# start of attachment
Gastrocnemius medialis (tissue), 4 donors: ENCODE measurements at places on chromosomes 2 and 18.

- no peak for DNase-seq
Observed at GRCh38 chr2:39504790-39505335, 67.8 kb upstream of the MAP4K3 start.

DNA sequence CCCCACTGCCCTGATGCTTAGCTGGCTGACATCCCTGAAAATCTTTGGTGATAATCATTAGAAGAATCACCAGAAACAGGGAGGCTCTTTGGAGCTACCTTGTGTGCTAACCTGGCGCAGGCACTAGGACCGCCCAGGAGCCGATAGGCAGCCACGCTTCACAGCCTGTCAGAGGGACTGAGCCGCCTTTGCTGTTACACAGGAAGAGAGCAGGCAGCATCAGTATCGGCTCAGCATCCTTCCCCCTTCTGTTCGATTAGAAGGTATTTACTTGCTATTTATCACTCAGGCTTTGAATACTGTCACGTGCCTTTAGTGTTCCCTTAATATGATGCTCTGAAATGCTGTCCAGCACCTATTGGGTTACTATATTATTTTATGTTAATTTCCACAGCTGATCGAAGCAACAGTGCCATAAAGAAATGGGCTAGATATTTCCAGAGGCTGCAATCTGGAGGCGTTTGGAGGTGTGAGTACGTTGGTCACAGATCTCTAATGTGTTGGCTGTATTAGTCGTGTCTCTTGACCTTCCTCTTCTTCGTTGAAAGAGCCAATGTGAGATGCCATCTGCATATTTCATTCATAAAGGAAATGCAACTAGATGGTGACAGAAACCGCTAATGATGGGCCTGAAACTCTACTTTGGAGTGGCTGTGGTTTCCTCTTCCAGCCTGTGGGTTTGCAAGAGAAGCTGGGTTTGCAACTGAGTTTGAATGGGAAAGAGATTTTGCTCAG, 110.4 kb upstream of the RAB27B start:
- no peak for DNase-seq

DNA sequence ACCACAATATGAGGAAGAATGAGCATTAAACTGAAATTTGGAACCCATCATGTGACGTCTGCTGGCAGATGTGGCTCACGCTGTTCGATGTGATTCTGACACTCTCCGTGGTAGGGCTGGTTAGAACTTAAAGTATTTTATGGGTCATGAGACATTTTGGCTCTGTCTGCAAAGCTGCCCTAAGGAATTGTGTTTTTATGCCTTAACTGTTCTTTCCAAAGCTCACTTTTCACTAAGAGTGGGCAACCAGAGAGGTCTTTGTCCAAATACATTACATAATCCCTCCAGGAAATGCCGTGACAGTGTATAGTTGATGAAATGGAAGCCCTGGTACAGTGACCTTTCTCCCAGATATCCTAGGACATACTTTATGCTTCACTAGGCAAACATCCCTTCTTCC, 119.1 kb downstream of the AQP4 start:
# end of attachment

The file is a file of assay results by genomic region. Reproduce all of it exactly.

Gastrocnemius medialis (tissue), 4 donors: ENCODE measurements at places on chromosomes 2 and 18.

- no peak for DNase-seq
Observed at GRCh38 chr2:39504790-39505335, 67.8 kb upstream of the MAP4K3 start.

DNA sequence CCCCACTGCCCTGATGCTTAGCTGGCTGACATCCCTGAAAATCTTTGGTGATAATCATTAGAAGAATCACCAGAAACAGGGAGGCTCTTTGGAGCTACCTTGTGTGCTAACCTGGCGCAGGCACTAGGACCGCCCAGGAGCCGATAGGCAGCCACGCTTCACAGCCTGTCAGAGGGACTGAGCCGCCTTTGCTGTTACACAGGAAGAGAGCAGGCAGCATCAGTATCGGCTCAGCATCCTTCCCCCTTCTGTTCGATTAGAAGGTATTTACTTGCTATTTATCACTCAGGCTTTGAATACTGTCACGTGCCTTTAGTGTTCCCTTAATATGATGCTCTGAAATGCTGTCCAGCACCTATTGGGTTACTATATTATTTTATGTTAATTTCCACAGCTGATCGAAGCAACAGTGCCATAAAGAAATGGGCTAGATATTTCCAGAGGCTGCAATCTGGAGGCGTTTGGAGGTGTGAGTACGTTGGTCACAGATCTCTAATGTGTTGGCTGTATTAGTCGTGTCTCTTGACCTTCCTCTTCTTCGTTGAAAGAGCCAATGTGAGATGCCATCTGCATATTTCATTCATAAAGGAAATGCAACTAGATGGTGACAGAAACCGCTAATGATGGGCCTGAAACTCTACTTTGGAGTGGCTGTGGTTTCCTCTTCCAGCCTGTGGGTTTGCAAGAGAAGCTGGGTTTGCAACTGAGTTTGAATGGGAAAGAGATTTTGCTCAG, 110.4 kb upstream of the RAB27B start:
- no peak for DNase-seq

DNA sequence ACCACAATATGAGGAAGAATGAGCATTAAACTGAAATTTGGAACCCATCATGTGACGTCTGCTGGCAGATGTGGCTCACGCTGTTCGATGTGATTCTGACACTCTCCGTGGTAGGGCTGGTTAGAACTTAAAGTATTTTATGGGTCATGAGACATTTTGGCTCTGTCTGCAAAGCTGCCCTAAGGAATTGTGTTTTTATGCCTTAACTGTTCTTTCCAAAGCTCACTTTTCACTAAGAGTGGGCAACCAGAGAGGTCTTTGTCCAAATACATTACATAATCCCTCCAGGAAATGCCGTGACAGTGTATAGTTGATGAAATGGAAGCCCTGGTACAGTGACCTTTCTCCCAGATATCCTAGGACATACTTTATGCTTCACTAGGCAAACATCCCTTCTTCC, 119.1 kb downstream of the AQP4 start: